Homosexuality is not illegal in Indonesia, but displaying same-sex relationships can receive a very harsh public backlash and harassment. In 2003 a national bill to criminalize homosexuality failed and since then no further attempt has been made to introduce such a law. However, the Aceh Province received the right from the Indonesian Government in 2002 to prohibit same-sex relations between Muslim residents.
In total 52 regions have enacted Sharia Law making it difficult for people to live as gay, lesbian or trans. Homosexuals are considered to be mentally handicapped – “cacat” – and are not protected by the law. Being a predominantly Muslim country (89% of citizens) there is little acceptance of LGBT people although the country as a whole does have a reputation for being a more tolerant and moderate nation of Islam.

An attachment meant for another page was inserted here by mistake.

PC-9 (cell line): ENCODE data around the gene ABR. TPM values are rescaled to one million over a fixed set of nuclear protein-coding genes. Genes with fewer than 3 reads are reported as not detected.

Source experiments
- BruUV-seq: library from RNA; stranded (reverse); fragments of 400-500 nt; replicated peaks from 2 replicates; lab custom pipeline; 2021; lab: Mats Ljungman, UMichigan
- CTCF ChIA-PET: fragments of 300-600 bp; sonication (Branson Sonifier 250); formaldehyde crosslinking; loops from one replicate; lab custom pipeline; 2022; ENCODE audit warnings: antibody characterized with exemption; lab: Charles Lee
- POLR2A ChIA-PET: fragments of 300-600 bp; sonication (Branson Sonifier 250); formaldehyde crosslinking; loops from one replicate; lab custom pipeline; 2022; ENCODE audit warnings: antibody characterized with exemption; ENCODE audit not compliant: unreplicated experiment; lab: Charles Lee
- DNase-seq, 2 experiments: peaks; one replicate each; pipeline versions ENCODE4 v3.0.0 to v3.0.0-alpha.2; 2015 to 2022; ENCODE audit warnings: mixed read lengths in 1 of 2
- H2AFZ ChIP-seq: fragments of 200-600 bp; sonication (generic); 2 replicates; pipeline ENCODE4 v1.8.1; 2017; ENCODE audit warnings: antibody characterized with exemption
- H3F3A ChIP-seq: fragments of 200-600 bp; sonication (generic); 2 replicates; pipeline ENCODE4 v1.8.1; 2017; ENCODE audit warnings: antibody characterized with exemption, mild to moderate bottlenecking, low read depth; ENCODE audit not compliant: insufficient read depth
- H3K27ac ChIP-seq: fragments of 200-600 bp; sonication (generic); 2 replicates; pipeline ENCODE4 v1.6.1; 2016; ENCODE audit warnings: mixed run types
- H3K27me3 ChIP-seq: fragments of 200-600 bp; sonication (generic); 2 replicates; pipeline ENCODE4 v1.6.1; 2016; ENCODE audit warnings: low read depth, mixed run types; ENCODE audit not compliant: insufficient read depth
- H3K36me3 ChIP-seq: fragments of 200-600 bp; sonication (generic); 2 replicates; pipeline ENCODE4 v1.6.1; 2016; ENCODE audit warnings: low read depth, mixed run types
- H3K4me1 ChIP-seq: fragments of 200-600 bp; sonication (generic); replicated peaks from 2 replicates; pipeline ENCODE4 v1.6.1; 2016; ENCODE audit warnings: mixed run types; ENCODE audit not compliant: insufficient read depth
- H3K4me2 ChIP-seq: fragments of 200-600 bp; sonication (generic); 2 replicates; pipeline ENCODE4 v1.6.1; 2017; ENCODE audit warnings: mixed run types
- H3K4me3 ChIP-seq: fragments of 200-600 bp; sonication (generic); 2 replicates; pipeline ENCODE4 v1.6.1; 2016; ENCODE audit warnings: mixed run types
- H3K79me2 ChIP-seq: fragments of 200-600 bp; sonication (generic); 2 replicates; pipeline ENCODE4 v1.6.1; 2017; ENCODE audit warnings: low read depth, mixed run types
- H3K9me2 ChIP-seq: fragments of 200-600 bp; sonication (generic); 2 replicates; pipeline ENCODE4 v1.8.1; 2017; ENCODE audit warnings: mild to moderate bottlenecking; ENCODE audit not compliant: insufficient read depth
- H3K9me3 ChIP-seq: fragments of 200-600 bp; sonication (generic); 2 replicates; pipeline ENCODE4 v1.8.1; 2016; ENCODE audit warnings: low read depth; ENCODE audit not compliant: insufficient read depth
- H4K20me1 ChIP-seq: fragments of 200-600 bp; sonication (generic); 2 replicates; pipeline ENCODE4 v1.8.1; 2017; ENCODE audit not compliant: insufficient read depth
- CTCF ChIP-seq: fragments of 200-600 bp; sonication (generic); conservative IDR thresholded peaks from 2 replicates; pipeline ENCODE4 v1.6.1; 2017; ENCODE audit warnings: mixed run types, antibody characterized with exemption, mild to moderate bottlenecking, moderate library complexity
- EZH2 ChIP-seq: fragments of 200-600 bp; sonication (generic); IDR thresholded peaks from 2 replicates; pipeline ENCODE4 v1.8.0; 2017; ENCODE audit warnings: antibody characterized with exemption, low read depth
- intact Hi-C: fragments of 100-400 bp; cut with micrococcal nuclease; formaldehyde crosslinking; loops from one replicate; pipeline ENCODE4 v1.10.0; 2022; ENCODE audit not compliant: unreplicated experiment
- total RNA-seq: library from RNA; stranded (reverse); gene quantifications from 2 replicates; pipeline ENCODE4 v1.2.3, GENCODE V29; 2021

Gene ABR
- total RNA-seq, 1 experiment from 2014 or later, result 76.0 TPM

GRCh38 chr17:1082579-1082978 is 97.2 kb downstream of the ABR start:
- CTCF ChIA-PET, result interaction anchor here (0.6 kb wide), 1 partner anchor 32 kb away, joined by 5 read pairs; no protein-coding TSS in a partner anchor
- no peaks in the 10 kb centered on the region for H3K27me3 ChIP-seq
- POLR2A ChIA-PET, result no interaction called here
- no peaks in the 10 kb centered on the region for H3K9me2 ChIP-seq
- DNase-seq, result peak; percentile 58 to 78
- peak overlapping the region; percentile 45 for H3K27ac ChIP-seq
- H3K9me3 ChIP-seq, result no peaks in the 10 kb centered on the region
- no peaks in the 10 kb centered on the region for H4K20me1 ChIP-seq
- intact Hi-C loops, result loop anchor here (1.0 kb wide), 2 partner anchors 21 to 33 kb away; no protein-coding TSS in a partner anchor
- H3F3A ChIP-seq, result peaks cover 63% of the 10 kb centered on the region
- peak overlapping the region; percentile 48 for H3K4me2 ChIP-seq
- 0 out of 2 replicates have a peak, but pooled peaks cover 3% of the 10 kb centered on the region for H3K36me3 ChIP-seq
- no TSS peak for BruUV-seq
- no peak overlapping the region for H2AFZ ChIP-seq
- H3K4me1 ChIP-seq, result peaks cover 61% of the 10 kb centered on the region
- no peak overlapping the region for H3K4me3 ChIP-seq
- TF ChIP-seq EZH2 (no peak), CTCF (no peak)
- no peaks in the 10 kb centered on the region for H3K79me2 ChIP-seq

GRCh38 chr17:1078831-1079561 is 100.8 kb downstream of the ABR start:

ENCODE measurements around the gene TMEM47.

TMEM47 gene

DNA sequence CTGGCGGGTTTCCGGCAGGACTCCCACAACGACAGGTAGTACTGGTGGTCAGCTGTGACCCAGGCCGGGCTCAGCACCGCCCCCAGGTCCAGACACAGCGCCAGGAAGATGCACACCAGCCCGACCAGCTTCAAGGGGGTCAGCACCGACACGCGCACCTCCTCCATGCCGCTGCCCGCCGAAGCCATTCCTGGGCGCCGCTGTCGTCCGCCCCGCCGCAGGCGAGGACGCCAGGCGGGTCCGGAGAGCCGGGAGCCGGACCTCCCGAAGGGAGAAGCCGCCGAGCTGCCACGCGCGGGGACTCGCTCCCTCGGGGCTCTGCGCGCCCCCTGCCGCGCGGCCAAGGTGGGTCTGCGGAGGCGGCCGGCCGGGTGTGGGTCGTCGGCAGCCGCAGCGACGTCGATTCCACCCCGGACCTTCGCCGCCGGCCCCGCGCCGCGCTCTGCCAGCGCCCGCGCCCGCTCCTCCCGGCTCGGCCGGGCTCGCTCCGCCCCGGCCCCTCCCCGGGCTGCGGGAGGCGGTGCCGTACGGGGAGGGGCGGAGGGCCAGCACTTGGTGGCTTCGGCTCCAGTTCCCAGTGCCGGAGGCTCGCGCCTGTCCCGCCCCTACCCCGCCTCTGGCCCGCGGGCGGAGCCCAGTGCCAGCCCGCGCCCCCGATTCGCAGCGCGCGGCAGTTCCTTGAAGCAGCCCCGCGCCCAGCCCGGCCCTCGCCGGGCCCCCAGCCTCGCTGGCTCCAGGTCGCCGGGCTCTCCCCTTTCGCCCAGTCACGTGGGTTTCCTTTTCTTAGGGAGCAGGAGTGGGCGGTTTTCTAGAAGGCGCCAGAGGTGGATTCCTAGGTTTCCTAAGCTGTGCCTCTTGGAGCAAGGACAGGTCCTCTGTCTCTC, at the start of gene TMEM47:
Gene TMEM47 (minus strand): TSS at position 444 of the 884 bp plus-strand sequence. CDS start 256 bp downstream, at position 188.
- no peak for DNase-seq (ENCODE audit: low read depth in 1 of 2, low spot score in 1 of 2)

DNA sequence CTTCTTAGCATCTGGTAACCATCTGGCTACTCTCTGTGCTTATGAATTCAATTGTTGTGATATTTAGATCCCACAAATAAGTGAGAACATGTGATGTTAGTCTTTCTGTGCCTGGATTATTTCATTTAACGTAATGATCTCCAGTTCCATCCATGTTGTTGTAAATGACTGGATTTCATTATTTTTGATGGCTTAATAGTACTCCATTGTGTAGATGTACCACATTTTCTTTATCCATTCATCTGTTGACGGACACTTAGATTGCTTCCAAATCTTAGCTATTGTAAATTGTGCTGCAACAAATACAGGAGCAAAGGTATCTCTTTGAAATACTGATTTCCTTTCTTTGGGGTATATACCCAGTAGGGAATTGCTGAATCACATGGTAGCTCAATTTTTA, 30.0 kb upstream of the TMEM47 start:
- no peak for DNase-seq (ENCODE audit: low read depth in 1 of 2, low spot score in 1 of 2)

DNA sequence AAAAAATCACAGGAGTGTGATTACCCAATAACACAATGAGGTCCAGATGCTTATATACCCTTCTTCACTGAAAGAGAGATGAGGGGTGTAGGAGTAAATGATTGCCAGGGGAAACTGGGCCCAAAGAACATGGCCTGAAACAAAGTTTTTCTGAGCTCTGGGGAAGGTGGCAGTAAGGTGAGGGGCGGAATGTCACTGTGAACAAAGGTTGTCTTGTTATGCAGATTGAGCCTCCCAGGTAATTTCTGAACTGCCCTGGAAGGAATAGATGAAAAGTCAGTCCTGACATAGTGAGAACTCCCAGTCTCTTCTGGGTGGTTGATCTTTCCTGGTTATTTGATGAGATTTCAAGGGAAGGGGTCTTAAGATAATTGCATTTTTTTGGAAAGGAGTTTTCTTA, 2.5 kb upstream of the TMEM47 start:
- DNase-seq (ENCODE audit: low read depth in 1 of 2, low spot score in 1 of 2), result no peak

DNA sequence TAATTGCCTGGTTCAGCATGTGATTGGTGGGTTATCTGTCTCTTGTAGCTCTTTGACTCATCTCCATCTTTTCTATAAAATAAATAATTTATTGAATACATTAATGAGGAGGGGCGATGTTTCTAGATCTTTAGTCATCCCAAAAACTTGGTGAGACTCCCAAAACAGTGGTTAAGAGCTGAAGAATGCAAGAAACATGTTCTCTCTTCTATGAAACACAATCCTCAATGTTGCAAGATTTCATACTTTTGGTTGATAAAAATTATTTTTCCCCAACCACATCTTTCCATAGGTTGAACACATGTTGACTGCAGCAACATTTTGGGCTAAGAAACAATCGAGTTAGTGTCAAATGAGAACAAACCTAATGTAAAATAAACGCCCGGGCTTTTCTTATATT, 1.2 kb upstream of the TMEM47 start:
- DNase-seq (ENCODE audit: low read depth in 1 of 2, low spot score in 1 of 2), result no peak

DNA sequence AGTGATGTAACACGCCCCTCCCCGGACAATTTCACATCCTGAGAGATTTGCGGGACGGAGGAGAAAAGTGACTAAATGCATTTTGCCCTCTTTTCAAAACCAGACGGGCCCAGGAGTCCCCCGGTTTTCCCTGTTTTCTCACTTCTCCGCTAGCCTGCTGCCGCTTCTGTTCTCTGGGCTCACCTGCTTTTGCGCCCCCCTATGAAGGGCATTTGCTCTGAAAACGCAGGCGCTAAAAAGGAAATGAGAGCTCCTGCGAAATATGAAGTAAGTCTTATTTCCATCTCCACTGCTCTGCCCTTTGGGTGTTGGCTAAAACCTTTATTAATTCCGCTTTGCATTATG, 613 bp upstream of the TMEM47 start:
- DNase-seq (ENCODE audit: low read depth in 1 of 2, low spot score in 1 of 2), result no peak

The first gay rights organisation was formed in 1982 and has only recently started to make greater headway campaigning for recognition. They have faced strong and often violent backlash from the Islamic Defenders Front (FPI) who in 2010 threatened to burn down venues hosting the Q! Film Festival, the largest queer film festival in Asia, however it still went ahead in five cities. The Q! Film Festival occurs annually between July and August.
Indonesia does have gay bars including Apollo Bar & Lounge located in the business district of Jakarta, a popular mixed dance club. Bali has a more vibrant gay scene in this largely Hindu community; Bali Joe is a cocktail bar that is gay-owned bringing a mix of clientele. As a Muslim country expect the gay nightlife to ground to a halt during Ramadan. When visiting Indonesia check out the amazing beaches, a thousand islands, remote temples, bustling side streets, and vibrant markets.